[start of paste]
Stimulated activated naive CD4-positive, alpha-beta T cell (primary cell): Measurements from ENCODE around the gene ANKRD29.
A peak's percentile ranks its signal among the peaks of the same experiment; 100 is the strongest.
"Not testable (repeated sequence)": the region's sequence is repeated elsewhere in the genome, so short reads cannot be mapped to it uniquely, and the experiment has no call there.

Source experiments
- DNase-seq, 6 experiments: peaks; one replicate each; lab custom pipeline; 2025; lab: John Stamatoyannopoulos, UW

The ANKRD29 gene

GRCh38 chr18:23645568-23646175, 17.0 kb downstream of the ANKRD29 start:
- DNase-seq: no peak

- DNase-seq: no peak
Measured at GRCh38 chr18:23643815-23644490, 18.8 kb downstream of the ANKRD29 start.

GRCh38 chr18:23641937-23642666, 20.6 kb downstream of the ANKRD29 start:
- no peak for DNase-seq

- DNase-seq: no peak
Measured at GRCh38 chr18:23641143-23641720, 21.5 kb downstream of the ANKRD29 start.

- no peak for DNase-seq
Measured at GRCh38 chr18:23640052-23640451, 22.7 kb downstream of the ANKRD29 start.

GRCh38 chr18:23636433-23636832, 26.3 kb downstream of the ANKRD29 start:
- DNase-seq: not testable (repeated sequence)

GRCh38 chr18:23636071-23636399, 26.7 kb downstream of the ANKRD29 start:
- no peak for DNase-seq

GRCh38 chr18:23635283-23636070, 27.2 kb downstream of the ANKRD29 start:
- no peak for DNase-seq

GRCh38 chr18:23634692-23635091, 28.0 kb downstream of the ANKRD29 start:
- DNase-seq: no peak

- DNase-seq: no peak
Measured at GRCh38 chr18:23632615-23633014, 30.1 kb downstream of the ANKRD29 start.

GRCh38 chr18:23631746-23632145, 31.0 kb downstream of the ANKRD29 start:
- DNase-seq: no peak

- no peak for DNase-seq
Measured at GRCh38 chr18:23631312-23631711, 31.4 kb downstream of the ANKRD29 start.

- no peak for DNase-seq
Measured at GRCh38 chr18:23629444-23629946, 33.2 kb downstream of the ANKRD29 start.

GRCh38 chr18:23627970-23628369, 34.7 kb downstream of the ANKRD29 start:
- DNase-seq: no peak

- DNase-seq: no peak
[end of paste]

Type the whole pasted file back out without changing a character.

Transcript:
Stimulated activated naive CD4-positive, alpha-beta T cell (primary cell): Measurements from ENCODE around the gene ANKRD29.
A peak's percentile ranks its signal among the peaks of the same experiment; 100 is the strongest.
"Not testable (repeated sequence)": the region's sequence is repeated elsewhere in the genome, so short reads cannot be mapped to it uniquely, and the experiment has no call there.

Source experiments
- DNase-seq, 6 experiments: peaks; one replicate each; lab custom pipeline; 2025; lab: John Stamatoyannopoulos, UW

The ANKRD29 gene

GRCh38 chr18:23645568-23646175, 17.0 kb downstream of the ANKRD29 start:
- DNase-seq: no peak

- DNase-seq: no peak
Measured at GRCh38 chr18:23643815-23644490, 18.8 kb downstream of the ANKRD29 start.

GRCh38 chr18:23641937-23642666, 20.6 kb downstream of the ANKRD29 start:
- no peak for DNase-seq

- DNase-seq: no peak
Measured at GRCh38 chr18:23641143-23641720, 21.5 kb downstream of the ANKRD29 start.

- no peak for DNase-seq
Measured at GRCh38 chr18:23640052-23640451, 22.7 kb downstream of the ANKRD29 start.

GRCh38 chr18:23636433-23636832, 26.3 kb downstream of the ANKRD29 start:
- DNase-seq: not testable (repeated sequence)

GRCh38 chr18:23636071-23636399, 26.7 kb downstream of the ANKRD29 start:
- no peak for DNase-seq

GRCh38 chr18:23635283-23636070, 27.2 kb downstream of the ANKRD29 start:
- no peak for DNase-seq

GRCh38 chr18:23634692-23635091, 28.0 kb downstream of the ANKRD29 start:
- DNase-seq: no peak

- DNase-seq: no peak
Measured at GRCh38 chr18:23632615-23633014, 30.1 kb downstream of the ANKRD29 start.

GRCh38 chr18:23631746-23632145, 31.0 kb downstream of the ANKRD29 start:
- DNase-seq: no peak

- no peak for DNase-seq
Measured at GRCh38 chr18:23631312-23631711, 31.4 kb downstream of the ANKRD29 start.

- no peak for DNase-seq
Measured at GRCh38 chr18:23629444-23629946, 33.2 kb downstream of the ANKRD29 start.

GRCh38 chr18:23627970-23628369, 34.7 kb downstream of the ANKRD29 start:
- DNase-seq: no peak

- DNase-seq: no peak